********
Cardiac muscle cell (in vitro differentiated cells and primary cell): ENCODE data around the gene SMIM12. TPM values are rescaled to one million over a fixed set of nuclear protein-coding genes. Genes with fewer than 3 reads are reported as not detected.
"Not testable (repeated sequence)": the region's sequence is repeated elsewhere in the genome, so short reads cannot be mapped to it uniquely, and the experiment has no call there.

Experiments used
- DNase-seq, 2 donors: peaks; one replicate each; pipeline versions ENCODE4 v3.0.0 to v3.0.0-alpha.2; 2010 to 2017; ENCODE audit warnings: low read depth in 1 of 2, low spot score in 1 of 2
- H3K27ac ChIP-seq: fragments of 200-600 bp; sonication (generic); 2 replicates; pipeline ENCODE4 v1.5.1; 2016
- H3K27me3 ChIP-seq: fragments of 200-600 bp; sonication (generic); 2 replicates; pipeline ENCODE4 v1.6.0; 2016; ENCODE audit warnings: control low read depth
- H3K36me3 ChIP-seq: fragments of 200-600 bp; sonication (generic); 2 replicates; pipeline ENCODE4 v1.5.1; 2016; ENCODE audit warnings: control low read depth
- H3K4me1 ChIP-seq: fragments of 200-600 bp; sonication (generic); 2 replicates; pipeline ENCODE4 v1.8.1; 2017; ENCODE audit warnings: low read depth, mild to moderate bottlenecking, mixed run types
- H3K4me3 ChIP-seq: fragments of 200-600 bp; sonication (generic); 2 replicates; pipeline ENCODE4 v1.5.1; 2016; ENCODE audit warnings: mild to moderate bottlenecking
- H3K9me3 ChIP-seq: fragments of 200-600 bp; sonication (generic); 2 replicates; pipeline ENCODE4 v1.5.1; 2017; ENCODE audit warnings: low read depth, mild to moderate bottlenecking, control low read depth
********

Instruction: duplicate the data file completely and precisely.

Cardiac muscle cell (in vitro differentiated cells and primary cell): ENCODE data around the gene SMIM12. TPM values are rescaled to one million over a fixed set of nuclear protein-coding genes. Genes with fewer than 3 reads are reported as not detected.
"Not testable (repeated sequence)": the region's sequence is repeated elsewhere in the genome, so short reads cannot be mapped to it uniquely, and the experiment has no call there.

Experiments used
- DNase-seq, 2 donors: peaks; one replicate each; pipeline versions ENCODE4 v3.0.0 to v3.0.0-alpha.2; 2010 to 2017; ENCODE audit warnings: low read depth in 1 of 2, low spot score in 1 of 2
- H3K27ac ChIP-seq: fragments of 200-600 bp; sonication (generic); 2 replicates; pipeline ENCODE4 v1.5.1; 2016
- H3K27me3 ChIP-seq: fragments of 200-600 bp; sonication (generic); 2 replicates; pipeline ENCODE4 v1.6.0; 2016; ENCODE audit warnings: control low read depth
- H3K36me3 ChIP-seq: fragments of 200-600 bp; sonication (generic); 2 replicates; pipeline ENCODE4 v1.5.1; 2016; ENCODE audit warnings: control low read depth
- H3K4me1 ChIP-seq: fragments of 200-600 bp; sonication (generic); 2 replicates; pipeline ENCODE4 v1.8.1; 2017; ENCODE audit warnings: low read depth, mild to moderate bottlenecking, mixed run types
- H3K4me3 ChIP-seq: fragments of 200-600 bp; sonication (generic); 2 replicates; pipeline ENCODE4 v1.5.1; 2016; ENCODE audit warnings: mild to moderate bottlenecking
- H3K9me3 ChIP-seq: fragments of 200-600 bp; sonication (generic); 2 replicates; pipeline ENCODE4 v1.5.1; 2017; ENCODE audit warnings: low read depth, mild to moderate bottlenecking, control low read depth